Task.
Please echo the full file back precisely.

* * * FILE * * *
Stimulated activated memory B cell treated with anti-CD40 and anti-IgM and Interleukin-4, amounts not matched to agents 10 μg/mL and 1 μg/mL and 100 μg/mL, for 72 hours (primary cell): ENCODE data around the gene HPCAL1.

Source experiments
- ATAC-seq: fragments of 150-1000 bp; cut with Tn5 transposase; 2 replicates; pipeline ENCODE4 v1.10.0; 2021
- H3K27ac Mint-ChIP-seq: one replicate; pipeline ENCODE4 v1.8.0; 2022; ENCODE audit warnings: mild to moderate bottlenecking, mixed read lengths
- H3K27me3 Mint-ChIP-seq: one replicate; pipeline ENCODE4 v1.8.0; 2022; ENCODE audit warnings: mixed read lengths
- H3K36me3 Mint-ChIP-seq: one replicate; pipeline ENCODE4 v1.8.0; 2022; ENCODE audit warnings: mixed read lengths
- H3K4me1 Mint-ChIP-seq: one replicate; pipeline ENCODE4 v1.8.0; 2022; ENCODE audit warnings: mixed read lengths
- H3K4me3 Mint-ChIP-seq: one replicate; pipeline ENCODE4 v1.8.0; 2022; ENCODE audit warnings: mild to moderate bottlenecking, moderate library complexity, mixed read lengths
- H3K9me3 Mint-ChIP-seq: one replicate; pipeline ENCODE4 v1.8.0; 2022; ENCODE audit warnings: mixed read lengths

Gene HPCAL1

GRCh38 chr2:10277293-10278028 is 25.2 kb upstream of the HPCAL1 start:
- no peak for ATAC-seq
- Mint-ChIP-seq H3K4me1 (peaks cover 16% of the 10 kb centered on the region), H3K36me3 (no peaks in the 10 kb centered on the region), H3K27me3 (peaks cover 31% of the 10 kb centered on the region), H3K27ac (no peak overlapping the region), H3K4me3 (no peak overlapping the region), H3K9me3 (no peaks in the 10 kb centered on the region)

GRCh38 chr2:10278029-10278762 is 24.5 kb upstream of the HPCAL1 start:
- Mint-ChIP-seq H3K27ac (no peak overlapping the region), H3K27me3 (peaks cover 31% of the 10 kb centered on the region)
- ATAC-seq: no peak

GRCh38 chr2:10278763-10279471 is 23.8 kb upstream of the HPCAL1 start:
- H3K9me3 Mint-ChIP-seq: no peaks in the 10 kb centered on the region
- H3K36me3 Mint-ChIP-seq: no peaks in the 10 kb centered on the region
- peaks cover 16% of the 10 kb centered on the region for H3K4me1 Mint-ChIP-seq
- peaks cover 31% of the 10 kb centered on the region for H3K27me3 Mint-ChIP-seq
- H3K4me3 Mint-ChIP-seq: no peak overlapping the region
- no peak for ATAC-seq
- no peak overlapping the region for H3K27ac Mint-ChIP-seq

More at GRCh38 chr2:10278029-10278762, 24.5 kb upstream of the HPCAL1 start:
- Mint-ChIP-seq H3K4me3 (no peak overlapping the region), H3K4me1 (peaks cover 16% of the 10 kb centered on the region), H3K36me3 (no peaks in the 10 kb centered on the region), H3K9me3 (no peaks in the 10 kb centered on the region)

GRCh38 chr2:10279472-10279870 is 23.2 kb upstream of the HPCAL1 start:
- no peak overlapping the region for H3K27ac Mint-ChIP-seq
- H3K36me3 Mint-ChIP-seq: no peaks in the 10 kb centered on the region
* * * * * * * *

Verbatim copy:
Stimulated activated memory B cell treated with anti-CD40 and anti-IgM and Interleukin-4, amounts not matched to agents 10 μg/mL and 1 μg/mL and 100 μg/mL, for 72 hours (primary cell): ENCODE data around the gene HPCAL1.

Source experiments
- ATAC-seq: fragments of 150-1000 bp; cut with Tn5 transposase; 2 replicates; pipeline ENCODE4 v1.10.0; 2021
- H3K27ac Mint-ChIP-seq: one replicate; pipeline ENCODE4 v1.8.0; 2022; ENCODE audit warnings: mild to moderate bottlenecking, mixed read lengths
- H3K27me3 Mint-ChIP-seq: one replicate; pipeline ENCODE4 v1.8.0; 2022; ENCODE audit warnings: mixed read lengths
- H3K36me3 Mint-ChIP-seq: one replicate; pipeline ENCODE4 v1.8.0; 2022; ENCODE audit warnings: mixed read lengths
- H3K4me1 Mint-ChIP-seq: one replicate; pipeline ENCODE4 v1.8.0; 2022; ENCODE audit warnings: mixed read lengths
- H3K4me3 Mint-ChIP-seq: one replicate; pipeline ENCODE4 v1.8.0; 2022; ENCODE audit warnings: mild to moderate bottlenecking, moderate library complexity, mixed read lengths
- H3K9me3 Mint-ChIP-seq: one replicate; pipeline ENCODE4 v1.8.0; 2022; ENCODE audit warnings: mixed read lengths

Gene HPCAL1

GRCh38 chr2:10277293-10278028 is 25.2 kb upstream of the HPCAL1 start:
- no peak for ATAC-seq
- Mint-ChIP-seq H3K4me1 (peaks cover 16% of the 10 kb centered on the region), H3K36me3 (no peaks in the 10 kb centered on the region), H3K27me3 (peaks cover 31% of the 10 kb centered on the region), H3K27ac (no peak overlapping the region), H3K4me3 (no peak overlapping the region), H3K9me3 (no peaks in the 10 kb centered on the region)

GRCh38 chr2:10278029-10278762 is 24.5 kb upstream of the HPCAL1 start:
- Mint-ChIP-seq H3K27ac (no peak overlapping the region), H3K27me3 (peaks cover 31% of the 10 kb centered on the region)
- ATAC-seq: no peak

GRCh38 chr2:10278763-10279471 is 23.8 kb upstream of the HPCAL1 start:
- H3K9me3 Mint-ChIP-seq: no peaks in the 10 kb centered on the region
- H3K36me3 Mint-ChIP-seq: no peaks in the 10 kb centered on the region
- peaks cover 16% of the 10 kb centered on the region for H3K4me1 Mint-ChIP-seq
- peaks cover 31% of the 10 kb centered on the region for H3K27me3 Mint-ChIP-seq
- H3K4me3 Mint-ChIP-seq: no peak overlapping the region
- no peak for ATAC-seq
- no peak overlapping the region for H3K27ac Mint-ChIP-seq

More at GRCh38 chr2:10278029-10278762, 24.5 kb upstream of the HPCAL1 start:
- Mint-ChIP-seq H3K4me3 (no peak overlapping the region), H3K4me1 (peaks cover 16% of the 10 kb centered on the region), H3K36me3 (no peaks in the 10 kb centered on the region), H3K9me3 (no peaks in the 10 kb centered on the region)

GRCh38 chr2:10279472-10279870 is 23.2 kb upstream of the HPCAL1 start:
- no peak overlapping the region for H3K27ac Mint-ChIP-seq
- H3K36me3 Mint-ChIP-seq: no peaks in the 10 kb centered on the region